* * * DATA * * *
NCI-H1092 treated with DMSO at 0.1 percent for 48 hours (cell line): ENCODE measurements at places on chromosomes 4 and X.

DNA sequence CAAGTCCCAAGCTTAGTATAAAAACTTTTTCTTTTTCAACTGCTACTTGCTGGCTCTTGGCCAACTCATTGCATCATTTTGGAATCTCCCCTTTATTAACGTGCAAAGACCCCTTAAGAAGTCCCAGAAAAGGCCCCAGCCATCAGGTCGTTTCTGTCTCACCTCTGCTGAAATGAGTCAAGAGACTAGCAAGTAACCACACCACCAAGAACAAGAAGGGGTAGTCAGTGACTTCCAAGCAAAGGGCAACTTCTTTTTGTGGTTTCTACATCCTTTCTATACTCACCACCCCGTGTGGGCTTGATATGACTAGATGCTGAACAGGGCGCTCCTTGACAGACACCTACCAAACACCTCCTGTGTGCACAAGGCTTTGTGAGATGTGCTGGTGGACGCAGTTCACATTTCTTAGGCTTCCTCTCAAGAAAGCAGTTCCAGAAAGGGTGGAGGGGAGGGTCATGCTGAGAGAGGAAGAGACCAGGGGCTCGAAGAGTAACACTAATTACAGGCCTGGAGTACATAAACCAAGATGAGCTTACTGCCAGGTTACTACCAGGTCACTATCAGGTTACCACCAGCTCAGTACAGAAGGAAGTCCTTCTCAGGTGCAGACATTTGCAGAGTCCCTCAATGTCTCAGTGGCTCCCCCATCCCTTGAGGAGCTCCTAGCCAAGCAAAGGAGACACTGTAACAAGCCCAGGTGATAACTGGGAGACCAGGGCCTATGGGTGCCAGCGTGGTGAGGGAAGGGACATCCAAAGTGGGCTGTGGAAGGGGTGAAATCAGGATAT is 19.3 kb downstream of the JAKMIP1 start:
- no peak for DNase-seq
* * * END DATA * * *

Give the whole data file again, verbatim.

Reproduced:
NCI-H1092 treated with DMSO at 0.1 percent for 48 hours (cell line): ENCODE measurements at places on chromosomes 4 and X.

DNA sequence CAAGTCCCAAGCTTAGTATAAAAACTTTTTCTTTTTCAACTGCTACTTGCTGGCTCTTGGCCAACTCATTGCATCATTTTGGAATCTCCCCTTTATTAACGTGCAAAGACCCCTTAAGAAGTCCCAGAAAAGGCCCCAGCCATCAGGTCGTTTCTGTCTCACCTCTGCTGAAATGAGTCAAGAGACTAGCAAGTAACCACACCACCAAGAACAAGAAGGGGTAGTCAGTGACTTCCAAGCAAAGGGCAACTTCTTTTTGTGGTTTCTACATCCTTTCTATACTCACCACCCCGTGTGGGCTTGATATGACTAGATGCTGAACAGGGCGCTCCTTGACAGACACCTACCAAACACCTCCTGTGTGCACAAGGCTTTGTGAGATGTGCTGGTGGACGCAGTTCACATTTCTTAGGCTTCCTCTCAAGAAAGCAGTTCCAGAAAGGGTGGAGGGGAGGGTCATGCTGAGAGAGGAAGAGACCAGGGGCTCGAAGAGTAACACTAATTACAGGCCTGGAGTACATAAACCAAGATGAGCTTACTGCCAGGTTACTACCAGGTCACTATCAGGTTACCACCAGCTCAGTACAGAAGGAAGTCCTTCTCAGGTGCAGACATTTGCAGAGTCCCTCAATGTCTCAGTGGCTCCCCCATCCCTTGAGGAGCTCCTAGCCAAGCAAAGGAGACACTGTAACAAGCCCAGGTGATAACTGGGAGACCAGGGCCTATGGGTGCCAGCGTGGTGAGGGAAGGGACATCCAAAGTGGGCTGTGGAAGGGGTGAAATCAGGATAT is 19.3 kb downstream of the JAKMIP1 start:
- no peak for DNase-seq